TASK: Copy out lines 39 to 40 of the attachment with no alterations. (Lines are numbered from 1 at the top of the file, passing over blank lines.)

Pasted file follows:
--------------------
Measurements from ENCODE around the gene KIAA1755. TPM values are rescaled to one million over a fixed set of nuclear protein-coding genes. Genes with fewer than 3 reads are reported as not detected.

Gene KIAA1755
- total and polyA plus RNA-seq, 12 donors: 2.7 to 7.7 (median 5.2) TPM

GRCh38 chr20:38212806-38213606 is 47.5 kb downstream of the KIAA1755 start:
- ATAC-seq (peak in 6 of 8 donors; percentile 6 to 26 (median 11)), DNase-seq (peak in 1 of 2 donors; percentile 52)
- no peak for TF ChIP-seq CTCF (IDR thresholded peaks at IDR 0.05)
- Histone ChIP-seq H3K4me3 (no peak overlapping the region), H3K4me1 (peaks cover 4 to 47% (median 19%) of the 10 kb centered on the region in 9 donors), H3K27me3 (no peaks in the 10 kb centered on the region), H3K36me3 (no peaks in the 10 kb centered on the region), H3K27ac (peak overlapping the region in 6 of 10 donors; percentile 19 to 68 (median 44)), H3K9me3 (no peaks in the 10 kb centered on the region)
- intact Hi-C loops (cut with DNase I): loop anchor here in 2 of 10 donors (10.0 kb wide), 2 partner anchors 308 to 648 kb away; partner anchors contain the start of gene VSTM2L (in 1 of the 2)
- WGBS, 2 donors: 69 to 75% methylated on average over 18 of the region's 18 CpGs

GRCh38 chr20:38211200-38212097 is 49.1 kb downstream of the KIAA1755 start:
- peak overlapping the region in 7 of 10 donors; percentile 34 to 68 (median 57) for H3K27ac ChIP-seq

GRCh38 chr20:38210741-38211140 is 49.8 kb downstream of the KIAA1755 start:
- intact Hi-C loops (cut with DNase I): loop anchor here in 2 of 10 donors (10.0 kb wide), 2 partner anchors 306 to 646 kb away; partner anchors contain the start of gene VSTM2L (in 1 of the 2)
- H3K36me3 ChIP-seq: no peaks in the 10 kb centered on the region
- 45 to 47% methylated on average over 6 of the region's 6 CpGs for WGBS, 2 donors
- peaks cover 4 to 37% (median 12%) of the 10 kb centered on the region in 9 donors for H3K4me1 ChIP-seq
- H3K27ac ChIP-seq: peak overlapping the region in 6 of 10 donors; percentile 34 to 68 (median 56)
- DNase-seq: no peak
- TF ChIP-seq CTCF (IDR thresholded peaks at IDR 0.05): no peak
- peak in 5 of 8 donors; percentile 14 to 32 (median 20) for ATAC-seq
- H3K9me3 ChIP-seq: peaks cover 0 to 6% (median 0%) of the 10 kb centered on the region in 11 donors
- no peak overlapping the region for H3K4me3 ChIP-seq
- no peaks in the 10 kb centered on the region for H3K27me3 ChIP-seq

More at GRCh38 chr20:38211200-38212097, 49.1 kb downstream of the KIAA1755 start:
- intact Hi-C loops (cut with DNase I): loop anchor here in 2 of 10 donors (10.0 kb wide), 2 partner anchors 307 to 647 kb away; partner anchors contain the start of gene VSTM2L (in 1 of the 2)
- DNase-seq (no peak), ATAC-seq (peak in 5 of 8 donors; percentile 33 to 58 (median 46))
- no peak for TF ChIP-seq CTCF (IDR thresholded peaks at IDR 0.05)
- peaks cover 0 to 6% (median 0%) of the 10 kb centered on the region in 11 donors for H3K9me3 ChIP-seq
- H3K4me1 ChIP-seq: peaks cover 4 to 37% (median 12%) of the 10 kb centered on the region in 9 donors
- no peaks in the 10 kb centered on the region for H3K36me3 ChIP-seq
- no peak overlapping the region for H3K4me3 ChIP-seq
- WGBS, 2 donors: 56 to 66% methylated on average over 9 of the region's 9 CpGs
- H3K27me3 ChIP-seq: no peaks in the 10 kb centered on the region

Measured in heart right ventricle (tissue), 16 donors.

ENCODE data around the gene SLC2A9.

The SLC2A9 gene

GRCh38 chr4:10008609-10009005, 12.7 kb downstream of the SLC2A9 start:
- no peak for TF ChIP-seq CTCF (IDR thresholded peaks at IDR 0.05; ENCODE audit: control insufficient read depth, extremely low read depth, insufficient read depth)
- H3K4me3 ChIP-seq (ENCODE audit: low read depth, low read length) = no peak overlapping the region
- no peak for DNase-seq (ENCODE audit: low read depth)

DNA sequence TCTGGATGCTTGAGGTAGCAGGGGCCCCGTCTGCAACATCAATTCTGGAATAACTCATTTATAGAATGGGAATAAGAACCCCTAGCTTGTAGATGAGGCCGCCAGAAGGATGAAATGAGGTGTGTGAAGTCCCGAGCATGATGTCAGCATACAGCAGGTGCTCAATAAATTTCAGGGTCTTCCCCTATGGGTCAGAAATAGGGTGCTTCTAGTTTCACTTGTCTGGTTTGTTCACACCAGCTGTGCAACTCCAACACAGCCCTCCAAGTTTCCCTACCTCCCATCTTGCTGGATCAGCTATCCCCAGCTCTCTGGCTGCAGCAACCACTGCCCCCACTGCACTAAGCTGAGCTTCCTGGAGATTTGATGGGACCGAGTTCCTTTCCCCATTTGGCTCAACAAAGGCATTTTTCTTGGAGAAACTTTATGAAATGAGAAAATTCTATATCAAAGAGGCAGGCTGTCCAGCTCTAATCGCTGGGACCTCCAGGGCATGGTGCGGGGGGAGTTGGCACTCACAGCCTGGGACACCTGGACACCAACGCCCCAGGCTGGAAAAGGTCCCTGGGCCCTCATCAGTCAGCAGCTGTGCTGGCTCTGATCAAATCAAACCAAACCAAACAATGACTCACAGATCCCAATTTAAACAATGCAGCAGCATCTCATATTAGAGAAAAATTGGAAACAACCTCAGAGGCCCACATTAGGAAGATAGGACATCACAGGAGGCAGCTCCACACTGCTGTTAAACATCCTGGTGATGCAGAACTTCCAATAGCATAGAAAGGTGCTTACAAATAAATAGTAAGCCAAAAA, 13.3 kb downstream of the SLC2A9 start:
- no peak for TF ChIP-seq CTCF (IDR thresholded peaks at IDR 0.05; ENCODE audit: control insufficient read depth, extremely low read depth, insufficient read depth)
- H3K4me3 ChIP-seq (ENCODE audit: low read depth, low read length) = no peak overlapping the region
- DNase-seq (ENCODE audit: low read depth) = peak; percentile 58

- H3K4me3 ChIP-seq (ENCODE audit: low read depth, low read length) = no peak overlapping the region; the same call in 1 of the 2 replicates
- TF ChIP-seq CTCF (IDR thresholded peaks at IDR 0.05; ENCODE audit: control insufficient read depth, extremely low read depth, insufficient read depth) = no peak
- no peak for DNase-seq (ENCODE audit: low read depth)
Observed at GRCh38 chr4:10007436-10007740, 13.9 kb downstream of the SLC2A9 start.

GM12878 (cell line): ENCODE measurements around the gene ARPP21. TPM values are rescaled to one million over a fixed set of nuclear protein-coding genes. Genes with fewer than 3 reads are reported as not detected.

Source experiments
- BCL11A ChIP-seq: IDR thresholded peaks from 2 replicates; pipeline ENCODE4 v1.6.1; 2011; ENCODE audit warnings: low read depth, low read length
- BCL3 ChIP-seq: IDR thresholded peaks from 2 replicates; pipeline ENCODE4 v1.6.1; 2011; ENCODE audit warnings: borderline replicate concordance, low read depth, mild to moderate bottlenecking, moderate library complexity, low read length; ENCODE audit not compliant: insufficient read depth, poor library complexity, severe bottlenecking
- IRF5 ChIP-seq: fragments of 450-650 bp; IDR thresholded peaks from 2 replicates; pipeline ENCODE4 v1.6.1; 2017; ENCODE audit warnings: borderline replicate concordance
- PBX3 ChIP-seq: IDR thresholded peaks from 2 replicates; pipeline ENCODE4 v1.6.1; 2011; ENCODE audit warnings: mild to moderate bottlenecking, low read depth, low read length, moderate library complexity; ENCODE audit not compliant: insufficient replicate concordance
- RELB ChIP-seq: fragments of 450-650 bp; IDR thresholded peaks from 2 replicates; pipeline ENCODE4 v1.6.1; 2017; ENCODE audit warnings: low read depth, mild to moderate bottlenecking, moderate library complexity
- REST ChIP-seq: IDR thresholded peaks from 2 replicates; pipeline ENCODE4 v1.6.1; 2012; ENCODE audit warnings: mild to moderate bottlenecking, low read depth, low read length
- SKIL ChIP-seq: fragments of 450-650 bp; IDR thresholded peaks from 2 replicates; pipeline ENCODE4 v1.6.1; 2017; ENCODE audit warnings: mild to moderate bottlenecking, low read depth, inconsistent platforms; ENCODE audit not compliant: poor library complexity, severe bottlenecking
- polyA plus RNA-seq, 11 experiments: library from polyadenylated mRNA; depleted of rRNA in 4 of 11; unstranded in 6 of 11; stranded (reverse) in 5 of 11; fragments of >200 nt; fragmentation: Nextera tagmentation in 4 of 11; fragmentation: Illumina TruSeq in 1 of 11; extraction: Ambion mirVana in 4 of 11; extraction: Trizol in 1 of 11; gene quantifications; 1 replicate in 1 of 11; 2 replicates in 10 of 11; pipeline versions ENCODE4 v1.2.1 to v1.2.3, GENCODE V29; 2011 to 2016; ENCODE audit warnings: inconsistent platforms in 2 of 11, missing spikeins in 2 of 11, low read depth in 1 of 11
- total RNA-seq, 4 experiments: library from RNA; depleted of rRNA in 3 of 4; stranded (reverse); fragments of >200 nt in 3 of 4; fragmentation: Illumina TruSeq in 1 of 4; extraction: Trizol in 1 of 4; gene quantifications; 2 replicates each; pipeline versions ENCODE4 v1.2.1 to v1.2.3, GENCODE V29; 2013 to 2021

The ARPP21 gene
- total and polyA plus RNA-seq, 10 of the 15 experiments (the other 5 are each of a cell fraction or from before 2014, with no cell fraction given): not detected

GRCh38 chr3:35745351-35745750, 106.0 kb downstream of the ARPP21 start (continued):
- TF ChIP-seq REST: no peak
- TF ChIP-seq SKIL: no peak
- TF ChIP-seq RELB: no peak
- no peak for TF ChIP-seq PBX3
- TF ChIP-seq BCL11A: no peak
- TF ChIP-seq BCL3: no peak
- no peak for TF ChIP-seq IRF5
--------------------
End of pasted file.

- H3K4me3 ChIP-seq (ENCODE audit: low read depth, low read length) = no peak overlapping the region
- no peak for DNase-seq (ENCODE audit: low read depth)